Understand what you’re up against
“When I started, you had to do all of this manually,” said Sharon Morgan, founder of OurBlackAncestry.com. “You had to actually go to the place where your family came from and do the research in the courthouse.”
Now, many documents have been digitized and are readily available online. But what’s been documented certainly depends on the location or type of the documents. For instance, I can find baptism certificates from English churches in 1600, but I can’t find any documents from India. And on a smaller scale, one county may have their marriage licenses available, while another has yet to put any online.
If you’re descended from slaves, this is a particularly tricky battle. Because while you might be able to find your ancestors up until 1870, “prior to 1870, as you may know if you’ve done any research, we were not in the people records. So you have to look in the property records,” Ms. Morgan said.
To do that, she said, look in the same area and county for slaveholders with the same surname. “If you are lucky, they took his name.” Also look for wills or tax documents, or anywhere transfers of property would have been recorded.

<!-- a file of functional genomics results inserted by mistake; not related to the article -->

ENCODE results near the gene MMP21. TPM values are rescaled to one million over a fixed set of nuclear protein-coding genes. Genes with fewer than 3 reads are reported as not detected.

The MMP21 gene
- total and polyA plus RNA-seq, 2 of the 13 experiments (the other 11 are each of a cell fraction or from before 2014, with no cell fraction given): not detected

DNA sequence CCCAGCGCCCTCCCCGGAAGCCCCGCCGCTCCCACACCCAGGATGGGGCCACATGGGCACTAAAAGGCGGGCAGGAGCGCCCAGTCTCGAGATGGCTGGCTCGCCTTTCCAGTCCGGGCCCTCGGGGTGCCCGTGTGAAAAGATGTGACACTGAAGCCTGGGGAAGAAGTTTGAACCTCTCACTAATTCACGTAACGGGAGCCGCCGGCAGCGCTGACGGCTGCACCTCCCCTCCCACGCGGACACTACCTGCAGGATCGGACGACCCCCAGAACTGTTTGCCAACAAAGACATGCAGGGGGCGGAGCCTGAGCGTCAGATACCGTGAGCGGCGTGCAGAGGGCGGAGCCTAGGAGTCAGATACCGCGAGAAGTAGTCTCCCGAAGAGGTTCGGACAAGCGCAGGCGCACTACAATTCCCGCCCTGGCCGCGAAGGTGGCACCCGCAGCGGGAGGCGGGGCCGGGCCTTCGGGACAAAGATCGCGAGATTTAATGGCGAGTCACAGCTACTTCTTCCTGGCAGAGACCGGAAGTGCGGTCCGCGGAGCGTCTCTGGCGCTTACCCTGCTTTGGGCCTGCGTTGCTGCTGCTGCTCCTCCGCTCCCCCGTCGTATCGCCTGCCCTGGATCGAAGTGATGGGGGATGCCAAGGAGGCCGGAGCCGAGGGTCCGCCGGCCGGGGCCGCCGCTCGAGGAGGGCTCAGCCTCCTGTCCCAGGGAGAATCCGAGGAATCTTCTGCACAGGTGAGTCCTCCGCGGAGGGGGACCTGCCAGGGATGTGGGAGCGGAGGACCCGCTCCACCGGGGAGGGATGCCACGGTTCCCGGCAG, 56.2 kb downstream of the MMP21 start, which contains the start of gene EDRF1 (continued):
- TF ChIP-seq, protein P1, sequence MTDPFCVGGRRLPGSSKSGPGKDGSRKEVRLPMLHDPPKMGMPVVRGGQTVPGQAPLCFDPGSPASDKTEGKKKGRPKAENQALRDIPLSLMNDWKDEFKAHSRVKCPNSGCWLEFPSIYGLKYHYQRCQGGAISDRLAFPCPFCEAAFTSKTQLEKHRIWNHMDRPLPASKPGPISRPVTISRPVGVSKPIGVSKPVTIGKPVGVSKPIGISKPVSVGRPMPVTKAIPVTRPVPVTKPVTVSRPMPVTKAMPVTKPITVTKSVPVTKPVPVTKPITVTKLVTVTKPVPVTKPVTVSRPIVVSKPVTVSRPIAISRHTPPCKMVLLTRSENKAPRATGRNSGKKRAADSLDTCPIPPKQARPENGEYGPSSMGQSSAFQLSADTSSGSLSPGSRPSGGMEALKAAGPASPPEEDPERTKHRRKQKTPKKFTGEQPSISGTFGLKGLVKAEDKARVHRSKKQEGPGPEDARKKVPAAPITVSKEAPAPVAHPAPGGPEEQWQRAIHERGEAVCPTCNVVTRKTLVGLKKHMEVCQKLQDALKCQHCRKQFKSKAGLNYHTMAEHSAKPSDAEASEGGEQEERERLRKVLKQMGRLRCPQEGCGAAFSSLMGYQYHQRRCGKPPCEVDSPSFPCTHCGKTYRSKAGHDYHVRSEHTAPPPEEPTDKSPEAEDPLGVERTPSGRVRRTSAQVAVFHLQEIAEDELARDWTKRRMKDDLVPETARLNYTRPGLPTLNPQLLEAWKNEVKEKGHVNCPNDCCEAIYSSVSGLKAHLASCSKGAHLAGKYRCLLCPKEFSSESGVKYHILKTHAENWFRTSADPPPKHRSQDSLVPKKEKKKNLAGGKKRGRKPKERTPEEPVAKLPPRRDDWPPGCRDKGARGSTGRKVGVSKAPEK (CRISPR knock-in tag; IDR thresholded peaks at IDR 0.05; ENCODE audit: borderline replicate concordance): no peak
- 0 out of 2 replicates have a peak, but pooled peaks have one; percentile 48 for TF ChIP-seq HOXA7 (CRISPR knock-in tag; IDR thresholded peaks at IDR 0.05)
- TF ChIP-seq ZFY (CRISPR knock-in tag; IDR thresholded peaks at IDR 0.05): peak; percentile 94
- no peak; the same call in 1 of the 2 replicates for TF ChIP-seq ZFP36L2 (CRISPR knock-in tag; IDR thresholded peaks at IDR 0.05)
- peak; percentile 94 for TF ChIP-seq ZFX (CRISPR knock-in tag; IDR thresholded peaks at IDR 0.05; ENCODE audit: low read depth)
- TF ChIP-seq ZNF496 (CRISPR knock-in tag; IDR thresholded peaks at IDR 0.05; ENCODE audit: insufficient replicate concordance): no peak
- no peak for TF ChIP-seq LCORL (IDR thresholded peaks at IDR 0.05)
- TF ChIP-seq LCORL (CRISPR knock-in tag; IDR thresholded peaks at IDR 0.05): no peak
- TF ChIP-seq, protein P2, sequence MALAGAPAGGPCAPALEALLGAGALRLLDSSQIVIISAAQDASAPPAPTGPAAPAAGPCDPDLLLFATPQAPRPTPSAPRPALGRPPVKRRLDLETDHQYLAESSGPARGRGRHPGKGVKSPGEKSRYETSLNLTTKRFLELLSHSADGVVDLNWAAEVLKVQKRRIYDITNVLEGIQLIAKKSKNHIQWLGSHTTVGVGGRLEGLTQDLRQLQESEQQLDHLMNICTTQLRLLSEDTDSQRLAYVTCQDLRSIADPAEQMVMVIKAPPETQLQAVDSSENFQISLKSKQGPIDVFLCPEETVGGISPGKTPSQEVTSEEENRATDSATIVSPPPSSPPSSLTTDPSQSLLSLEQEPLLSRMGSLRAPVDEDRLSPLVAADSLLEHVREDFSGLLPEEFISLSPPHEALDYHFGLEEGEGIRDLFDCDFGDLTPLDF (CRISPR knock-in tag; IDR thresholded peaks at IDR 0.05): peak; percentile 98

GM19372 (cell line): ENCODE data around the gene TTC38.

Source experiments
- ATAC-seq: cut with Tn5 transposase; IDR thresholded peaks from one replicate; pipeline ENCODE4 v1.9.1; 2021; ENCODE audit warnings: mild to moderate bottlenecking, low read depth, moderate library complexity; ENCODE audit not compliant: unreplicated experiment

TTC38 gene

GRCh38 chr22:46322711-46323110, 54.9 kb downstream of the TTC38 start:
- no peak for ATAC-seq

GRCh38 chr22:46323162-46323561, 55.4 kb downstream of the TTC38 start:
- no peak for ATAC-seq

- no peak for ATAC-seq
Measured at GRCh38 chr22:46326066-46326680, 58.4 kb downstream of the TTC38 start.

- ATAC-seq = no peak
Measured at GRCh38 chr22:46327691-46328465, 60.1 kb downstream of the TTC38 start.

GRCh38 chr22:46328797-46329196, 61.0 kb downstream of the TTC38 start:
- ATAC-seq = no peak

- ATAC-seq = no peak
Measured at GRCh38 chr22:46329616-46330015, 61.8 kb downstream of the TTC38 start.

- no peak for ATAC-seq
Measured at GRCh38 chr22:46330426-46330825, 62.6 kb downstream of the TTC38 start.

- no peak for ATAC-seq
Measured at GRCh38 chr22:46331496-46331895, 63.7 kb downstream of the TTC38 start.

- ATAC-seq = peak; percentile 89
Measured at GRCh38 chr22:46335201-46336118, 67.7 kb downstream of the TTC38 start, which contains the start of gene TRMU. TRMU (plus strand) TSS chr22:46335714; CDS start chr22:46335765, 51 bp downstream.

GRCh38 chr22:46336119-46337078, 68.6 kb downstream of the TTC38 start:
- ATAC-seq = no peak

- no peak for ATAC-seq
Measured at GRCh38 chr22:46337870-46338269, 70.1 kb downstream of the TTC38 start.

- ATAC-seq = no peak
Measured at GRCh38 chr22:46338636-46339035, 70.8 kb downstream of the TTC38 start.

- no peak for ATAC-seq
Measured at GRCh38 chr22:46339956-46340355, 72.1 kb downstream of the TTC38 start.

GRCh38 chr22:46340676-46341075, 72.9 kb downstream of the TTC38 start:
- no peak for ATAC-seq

Be skeptical of what you find
Since so many documents rely on self-provided information, things get tricky, especially with names.
“Your name is not your name,” Ms. Koch-Bostic said. “You have many surname variations, and they’re created for all different reasons. We’re talking about people who had different accents. And the ability to read and write — literacy is really not prevalent until the 20th century. And the bigger thing is phonetics. There was no such thing as standardized spelling until almost the 20th century.” Names had a way of morphing through different documents: “Ross” could be heard by one census taker as “Russ” and another as “Roth.” Arrival years get rounded up. Maybe someone was trying to hide their age, or just didn’t remember the exact year they were born. Nothing is ever 100 percent clear.
All of this means that you need to ask more questions. In a common sense guide to getting started with genealogy, the genealogist Jennifer Mendelsohn writes, “If you’re searching for a birth certificate for your great-grandfather John Williams, who you think may have been born in New York City in 1907, you can’t simply accept that the first birth certificate you see with that name and year is the correct one.”